hile conducting joint scientific and creative events. Academic exchanges of students and teachers are planned, alongside experience sharing and joint publication of articles. Joint
t uses six mega-electronvolts rays to scan cargo, with steel sided vehicles (up to 30cm thick) being easier to scan than tarpaulin. The new equipment should prove a reliable defence against smuggling. Kozlovichi customs clearance point tackles up to 80 percent of road cargo transported between the Customs Union and the European Union, so improved efficiency is a significant target. Alongside Russia, Belarus and Kazakhstan, China is also keen to fight smuggling, allocating around $4m for the purchase, installation and servicing of unique equipment. conferences are also to be held, with students gathering for shared contests and festivals. A master class entitled ‘Lessons in Kindness’ has been given by People’s Artist of Russia Yuri Kuklachev — an Honourable Professor of Moscow University of Culture and Arts. Speaking to students from the Belarusian Culture University, it is the first step in the programme. Mr. Kuklachev was visiting Minsk as a part of delegation from the Russian university.
n oil-tank for transportation of light oil-products (the first of its kind in Belarus). The Russian Grand Express Company invested $130m in the enterprise with Belarusian Railways also making a significant contribution to the new line, which should allow the Union State to meet its needs for freight wagons. Meanwhile, staff at the factory are being well cared for: a hostel sleeping a hundred is being built in Osipovichi, while two 107-flat blocks are also planned.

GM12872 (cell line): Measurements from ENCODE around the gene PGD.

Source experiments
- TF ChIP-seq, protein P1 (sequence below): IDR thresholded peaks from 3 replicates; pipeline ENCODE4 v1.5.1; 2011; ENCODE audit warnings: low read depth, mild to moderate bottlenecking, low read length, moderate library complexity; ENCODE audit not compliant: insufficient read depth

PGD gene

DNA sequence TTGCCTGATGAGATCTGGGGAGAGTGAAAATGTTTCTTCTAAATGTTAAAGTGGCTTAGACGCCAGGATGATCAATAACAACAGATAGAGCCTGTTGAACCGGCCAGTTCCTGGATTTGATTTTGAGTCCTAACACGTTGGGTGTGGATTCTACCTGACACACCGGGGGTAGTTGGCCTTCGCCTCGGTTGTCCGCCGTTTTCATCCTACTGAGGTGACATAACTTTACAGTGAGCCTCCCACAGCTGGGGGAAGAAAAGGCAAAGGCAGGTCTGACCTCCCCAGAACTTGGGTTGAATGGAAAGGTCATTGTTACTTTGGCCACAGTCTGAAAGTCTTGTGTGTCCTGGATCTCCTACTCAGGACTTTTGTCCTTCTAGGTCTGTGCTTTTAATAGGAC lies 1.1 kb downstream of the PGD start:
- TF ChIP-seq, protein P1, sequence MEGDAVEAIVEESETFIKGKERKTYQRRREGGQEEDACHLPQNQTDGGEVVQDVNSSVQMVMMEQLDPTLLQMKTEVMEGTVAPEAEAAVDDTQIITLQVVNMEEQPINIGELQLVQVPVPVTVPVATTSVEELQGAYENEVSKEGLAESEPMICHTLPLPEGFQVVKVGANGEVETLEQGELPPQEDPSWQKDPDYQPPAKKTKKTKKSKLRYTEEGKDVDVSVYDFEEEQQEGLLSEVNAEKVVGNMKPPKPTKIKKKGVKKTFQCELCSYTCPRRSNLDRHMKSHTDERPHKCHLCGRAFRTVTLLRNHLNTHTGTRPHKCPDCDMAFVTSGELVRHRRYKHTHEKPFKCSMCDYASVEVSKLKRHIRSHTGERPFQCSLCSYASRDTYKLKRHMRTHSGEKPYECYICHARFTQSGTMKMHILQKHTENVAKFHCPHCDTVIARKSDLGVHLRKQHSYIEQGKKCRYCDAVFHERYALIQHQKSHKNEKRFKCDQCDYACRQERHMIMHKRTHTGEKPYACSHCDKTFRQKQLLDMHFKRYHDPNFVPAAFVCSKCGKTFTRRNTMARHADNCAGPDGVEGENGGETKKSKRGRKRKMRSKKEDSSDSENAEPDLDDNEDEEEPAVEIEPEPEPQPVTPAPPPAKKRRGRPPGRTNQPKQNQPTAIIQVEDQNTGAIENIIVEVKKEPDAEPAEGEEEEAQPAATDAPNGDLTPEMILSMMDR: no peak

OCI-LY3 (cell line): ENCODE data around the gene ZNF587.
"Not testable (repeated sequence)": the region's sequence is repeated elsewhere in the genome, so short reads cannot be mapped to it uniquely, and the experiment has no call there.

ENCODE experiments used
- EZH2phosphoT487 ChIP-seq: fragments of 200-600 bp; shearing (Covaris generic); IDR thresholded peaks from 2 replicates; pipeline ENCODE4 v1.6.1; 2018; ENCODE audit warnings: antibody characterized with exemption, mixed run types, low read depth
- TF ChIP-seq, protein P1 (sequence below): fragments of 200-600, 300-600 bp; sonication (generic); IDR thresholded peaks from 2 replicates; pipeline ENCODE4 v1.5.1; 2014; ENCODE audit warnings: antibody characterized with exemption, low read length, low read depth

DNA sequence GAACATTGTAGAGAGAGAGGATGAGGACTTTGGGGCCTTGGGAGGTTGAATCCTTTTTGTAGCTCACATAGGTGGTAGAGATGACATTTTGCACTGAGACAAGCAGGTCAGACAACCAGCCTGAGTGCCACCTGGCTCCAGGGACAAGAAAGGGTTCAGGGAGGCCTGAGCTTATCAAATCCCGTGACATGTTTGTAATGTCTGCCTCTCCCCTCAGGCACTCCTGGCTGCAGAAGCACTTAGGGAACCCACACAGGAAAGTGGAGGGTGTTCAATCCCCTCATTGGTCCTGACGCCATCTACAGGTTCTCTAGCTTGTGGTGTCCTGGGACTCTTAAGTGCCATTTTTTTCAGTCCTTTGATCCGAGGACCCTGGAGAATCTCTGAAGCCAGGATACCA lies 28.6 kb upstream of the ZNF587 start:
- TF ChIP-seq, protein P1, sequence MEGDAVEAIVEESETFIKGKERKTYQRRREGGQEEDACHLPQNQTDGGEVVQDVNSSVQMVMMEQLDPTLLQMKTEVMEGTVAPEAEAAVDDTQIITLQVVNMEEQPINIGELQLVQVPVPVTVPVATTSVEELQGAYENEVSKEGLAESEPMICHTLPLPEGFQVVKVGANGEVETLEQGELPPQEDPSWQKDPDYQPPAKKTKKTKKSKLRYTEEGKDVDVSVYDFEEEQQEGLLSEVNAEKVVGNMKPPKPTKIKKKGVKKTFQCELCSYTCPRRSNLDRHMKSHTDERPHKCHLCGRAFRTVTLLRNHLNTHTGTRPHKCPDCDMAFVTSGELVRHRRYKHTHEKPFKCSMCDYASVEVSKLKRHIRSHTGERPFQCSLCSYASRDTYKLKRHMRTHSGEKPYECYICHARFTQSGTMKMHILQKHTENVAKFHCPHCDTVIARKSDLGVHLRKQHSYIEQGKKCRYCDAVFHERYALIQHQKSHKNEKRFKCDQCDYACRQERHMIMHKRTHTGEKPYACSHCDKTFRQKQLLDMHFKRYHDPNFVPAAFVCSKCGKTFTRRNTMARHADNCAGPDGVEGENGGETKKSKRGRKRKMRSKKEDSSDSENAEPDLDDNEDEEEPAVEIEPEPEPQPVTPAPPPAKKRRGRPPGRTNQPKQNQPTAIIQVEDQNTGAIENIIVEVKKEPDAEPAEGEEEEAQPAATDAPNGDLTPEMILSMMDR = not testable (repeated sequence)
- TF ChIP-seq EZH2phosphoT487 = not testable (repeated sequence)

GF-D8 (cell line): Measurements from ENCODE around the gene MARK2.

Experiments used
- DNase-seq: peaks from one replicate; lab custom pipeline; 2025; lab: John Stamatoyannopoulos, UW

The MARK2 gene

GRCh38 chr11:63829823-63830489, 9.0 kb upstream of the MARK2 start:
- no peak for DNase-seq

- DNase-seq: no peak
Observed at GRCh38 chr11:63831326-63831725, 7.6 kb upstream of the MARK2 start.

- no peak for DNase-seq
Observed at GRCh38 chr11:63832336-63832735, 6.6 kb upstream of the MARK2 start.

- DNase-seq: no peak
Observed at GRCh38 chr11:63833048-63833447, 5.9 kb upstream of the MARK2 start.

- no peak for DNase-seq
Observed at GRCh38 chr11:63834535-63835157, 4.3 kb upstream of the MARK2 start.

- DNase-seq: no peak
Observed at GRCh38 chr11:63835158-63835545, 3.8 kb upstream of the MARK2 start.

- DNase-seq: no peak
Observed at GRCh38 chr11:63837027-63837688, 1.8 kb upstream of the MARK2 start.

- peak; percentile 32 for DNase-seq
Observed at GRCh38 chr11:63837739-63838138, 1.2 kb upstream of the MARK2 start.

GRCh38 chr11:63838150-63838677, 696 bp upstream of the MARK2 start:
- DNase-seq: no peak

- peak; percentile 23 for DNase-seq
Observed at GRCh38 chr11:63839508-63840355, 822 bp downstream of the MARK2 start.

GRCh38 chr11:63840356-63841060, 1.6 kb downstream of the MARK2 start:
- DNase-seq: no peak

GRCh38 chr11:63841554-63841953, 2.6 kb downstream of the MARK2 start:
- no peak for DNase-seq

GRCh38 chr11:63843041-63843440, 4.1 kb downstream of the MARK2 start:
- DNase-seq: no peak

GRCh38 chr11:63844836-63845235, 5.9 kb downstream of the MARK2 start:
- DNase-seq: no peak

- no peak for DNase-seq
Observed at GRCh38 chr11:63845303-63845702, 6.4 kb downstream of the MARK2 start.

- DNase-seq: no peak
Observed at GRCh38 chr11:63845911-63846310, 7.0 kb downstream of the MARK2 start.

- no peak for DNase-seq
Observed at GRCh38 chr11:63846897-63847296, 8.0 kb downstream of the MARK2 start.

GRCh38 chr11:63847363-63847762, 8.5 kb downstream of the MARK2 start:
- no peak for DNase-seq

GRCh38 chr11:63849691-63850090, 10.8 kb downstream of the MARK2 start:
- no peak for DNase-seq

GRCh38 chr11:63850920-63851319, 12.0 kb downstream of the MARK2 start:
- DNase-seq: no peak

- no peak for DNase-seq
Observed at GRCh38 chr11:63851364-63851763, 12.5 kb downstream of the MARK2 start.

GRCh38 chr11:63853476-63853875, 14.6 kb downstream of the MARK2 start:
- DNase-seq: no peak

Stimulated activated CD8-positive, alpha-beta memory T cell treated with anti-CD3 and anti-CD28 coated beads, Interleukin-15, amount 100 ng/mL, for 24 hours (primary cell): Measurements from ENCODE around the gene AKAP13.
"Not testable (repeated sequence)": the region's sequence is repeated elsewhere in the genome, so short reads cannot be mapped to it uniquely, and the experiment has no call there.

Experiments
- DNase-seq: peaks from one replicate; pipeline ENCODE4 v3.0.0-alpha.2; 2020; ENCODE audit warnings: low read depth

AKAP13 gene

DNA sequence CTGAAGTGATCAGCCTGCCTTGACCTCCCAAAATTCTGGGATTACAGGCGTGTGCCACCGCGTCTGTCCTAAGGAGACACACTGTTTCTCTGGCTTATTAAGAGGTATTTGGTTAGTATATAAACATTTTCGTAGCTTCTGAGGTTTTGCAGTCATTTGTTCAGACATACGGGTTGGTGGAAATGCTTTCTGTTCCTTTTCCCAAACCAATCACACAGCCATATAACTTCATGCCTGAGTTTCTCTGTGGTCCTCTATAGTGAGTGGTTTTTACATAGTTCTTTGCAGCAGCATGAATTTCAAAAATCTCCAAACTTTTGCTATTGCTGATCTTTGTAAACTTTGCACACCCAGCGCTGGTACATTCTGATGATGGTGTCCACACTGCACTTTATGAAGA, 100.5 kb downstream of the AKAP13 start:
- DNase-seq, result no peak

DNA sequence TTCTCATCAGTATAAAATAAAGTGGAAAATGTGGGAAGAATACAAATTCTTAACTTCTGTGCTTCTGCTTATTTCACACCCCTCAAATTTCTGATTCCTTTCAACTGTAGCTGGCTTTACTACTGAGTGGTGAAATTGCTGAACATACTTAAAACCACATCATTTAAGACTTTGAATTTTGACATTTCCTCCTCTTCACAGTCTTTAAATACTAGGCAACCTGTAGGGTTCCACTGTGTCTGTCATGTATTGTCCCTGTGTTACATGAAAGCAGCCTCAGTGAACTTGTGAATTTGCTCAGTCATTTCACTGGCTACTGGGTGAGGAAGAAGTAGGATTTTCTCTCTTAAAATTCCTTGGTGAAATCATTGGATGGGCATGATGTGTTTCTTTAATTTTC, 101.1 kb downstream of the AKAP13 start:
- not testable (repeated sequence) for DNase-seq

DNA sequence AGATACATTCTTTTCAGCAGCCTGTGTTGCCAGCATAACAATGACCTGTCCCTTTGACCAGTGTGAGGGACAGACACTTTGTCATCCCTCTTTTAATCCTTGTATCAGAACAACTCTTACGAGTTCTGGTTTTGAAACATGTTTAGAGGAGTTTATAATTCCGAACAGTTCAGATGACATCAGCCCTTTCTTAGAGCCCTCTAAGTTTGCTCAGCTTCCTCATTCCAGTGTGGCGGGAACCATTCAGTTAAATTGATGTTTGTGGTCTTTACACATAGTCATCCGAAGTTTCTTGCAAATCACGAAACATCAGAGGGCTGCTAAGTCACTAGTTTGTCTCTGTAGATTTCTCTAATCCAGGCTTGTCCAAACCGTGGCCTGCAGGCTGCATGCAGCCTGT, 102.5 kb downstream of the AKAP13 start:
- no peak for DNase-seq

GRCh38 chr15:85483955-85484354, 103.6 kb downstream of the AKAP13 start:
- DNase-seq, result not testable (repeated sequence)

Controlling giant from a distance A unique heavy-duty dump truck with a load capacity of 130 tonnes has been manufactured at the Belarusian Automobile Works in Zhodino
ith the driver able to control the vehicle remotely from the comfort of a room hundreds of metres away. The computer controlled truck uses video cameras and sensors to allow it to be guided remotely and is the second such ‘driverless’ vehicle to be produced by BelAZ. It should go into industrial production by late 2012.
Spring motifs from designers and tailors Over 130 textile enterprises from Belarus, Russia, Poland, Latvia, the Czech Republic and Romania gather for 30th International Beltexlegprom. Spring-2012 Trade Fair
ew collections of clothes and footwear, as well as favourite domestic brands, held their heads high against those of foreign manufacturers. Orsha Linen Mill presented its new ‘home’ collection using upholstery weight linens in various colours. Meanwhile, its new ‘northern silk’ fabric, using unique ‘enzymic’ processing, drew great attention, being as soft and comfortable as a blanket to the touch. Footwear from natural felt enjoyed great popularity among visitors to the Lida Footwear Factory stand, which presented its warm boots for next autumn-winter, as well as linen espadrille sandals for adults and children. Komintern JSC presented its traditional wear, including smart men’s business suits in natural fabrics and stylish knitwear, designed for ‘stretch and comfort’. This allows easy movement while giving a good fit, explains Irina Labaznikova, Komintern’s artist and designer, and is suitable for all ages. Belfa’s JSC superb artificial fur coats and jackets were of such high quality that it’s quite impossible to distinguish them from natural fur — even on close inspection. Their designs are available in various natural fur colours: the result of the latest technologies.
Interesting chronicle of life of region
Golden double is no accident
Rare book department at Grodno Regional Library (named after Karsky) keeps around 500 editions
Darya Dubrovina wins gold for Belarusian artistic hairdressing team at 2012 European Championship (held in Vienna) for ‘Men’s Full Fashion Look’